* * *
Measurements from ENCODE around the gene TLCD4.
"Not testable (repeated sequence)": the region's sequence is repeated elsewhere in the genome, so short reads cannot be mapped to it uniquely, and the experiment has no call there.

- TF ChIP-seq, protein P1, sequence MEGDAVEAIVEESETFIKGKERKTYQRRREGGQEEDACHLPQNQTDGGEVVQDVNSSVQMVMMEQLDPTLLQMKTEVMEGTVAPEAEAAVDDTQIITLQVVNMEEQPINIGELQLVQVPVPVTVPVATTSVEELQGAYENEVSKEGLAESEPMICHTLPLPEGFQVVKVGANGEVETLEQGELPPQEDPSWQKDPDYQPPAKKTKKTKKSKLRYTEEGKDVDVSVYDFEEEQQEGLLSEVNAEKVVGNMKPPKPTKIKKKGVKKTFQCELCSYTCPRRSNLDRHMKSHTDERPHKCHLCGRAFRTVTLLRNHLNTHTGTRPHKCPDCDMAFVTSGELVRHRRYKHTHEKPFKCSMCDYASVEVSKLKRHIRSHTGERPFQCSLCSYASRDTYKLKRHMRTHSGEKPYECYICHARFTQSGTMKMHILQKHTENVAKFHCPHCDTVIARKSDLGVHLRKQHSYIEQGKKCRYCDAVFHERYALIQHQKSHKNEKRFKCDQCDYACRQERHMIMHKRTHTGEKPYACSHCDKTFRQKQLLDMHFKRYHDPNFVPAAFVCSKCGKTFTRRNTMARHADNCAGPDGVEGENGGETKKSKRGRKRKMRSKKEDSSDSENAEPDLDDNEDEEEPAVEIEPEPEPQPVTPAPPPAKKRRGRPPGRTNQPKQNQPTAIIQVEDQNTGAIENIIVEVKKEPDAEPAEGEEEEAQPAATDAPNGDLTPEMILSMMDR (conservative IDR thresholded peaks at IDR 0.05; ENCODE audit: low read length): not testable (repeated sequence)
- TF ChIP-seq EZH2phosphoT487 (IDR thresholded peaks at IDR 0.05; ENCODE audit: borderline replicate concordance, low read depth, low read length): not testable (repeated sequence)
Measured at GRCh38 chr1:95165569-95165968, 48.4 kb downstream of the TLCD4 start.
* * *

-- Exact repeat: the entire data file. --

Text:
Measurements from ENCODE around the gene TLCD4.
"Not testable (repeated sequence)": the region's sequence is repeated elsewhere in the genome, so short reads cannot be mapped to it uniquely, and the experiment has no call there.

- TF ChIP-seq, protein P1, sequence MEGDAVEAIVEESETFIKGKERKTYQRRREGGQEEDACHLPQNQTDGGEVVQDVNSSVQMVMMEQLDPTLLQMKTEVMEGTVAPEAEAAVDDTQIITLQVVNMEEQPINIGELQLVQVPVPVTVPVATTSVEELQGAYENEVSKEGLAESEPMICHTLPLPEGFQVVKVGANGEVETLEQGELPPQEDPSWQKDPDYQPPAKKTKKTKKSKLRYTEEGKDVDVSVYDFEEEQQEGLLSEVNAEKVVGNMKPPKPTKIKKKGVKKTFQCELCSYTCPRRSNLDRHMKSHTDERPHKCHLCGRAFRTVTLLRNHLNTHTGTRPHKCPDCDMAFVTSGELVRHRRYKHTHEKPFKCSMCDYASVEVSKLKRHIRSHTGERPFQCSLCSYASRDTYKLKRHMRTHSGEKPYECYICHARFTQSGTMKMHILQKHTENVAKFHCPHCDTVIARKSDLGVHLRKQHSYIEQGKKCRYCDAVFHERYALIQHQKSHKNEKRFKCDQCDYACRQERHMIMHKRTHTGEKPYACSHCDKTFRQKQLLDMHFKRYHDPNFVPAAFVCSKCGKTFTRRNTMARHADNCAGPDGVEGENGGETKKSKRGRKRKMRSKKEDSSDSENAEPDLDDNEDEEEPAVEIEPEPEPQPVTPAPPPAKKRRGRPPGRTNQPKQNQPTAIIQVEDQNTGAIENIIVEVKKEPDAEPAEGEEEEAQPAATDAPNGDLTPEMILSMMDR (conservative IDR thresholded peaks at IDR 0.05; ENCODE audit: low read length): not testable (repeated sequence)
- TF ChIP-seq EZH2phosphoT487 (IDR thresholded peaks at IDR 0.05; ENCODE audit: borderline replicate concordance, low read depth, low read length): not testable (repeated sequence)
Measured at GRCh38 chr1:95165569-95165968, 48.4 kb downstream of the TLCD4 start.